Green Country Grown-up: John Waldron

A father shaping the future

John Waldron is a father, husband and teacher who has created numerous light bulb moments. As a 20-year veteran teaching with Tulsa Public Schools, he is personally responsible for shaping the future of thousands of high school students and sparking those “a-ha” moments.

He is also keenly aware that being an educator provides him with a platform for inspiring and encouraging students, a position he doesn’t take lightly. Over the years, his dedication to students has earned him awards, as well as the respect of students, peers and professionals across Tulsa.

Now, he is ready to expand his platform while hoping to shape the future for many more Oklahomans. Waldron is currently running for House District 77, with grassroots efforts fueling his momentum. And, with Father’s Day and the Oklahoma Primary both occurring this month, voters will probably see him celebrating Father’s Day with his son on the campaign trail.

TK: Tell us about your background.

Waldron: I was born the eighth of nine children in Bernardsville, New Jersey. After studying in Charlottesville, VA and Washington DC, I moved to Tulsa.

TK: What three adjectives would you use to describe yourself?

Waldron: Nerdy, gregarious and hard-working.

TK: Tell us about your family:

Waldron: I am married to my wife of 14 years, Krista Waldron. We have a son, Van, age 9.

TK: What does your family do for fun around Tulsa?

Waldron: We love exploring the community spaces of Oklahoma – Renaissance Fairs, festivals, art crawls, the farmer’s market. Van loves Cancun on 6th and Lewis for the cheese enchiladas!

TK: In honor of Father’s Day, can you share something you learned from your father that you will pass along to Van?

Waldron: My father passed away when I was young, but he left a powerful legacy with his children. He was always active in his community, helping organize municipal recreational events and even served as the town’s mayor. He taught me the importance of public service, and I feel as though I now have a chance to pass his values along to my son.

TK: How did you become interested in teaching?

Waldron: Originally, I volunteered in the classroom while a graduate student. I intended to try for the Foreign Service, but I discovered that teaching was the highlight of my week.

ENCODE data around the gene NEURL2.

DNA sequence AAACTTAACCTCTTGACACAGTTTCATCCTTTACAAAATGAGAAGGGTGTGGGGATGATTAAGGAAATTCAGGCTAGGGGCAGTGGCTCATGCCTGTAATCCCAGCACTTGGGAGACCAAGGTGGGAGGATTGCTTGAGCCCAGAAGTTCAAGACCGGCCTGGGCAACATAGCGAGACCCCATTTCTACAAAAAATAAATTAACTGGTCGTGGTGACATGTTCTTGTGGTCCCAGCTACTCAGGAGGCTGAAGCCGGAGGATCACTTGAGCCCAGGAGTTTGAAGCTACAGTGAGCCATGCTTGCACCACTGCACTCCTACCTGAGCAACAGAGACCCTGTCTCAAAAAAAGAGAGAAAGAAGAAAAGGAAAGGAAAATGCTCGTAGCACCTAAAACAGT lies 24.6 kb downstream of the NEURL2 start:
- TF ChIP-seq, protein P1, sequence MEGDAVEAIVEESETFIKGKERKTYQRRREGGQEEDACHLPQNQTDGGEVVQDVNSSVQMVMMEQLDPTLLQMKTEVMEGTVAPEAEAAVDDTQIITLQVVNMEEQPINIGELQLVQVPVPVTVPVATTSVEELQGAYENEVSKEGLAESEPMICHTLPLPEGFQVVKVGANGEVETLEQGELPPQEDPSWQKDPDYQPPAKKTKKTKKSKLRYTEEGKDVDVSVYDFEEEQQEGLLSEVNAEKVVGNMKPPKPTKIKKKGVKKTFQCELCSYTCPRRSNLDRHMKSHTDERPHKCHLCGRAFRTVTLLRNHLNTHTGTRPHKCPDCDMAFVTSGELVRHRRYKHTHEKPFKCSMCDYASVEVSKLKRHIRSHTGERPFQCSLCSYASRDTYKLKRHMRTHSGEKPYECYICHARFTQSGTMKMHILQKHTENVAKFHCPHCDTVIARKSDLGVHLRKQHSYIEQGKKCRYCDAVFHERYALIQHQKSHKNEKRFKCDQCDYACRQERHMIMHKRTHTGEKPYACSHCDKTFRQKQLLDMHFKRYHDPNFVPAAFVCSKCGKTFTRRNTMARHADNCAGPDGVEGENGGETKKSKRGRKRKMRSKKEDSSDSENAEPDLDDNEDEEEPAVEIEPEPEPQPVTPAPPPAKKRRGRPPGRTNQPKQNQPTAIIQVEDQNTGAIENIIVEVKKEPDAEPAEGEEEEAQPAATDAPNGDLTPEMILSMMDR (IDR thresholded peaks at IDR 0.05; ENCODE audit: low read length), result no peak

TK: What do you enjoy most about your profession?

Waldron: After 20 years of teaching, I still appreciate the chance to help a kid move along his or her path of development. Kids need to be taught to believe in their own capacity to shape the world. They need a little discipline, perhaps, but there is nothing more exciting than seeing a child begin to envision how they might change the world.

TK: Where did your interest in politics originate?

Waldron: From my observation of the impact of budget cuts on children’s education.

TK: If elected, what do you hope to accomplish in the State House?

Waldron: I hope to be part of a movement that reverses policies of tax cuts for the rich and service cuts for everyone else. I hope to make Oklahoma more fair, more equitable and more mindful of its responsibility to future generations.

TK: What message do you share with your students that you would like to share with others?

Waldron: I teach my students that the best way to ensure a “more perfect union” is to participate in democracy. The simple brilliance of our government is that the real power truly belongs to the people who go to the ballot box.

TK: Wrap-up message:

Waldron: Democracy is everyone’s responsibility. Get out and vote!

For more information about John Waldron’s campaign, visit

Nancy Moore HeadshotNancy A. Moore is a Public Relations Coordinator at Montreau, Adjunct Professor at Tulsa Community College, and has been writing for TulsaKids for almost 20 years.

Categories: green country grown up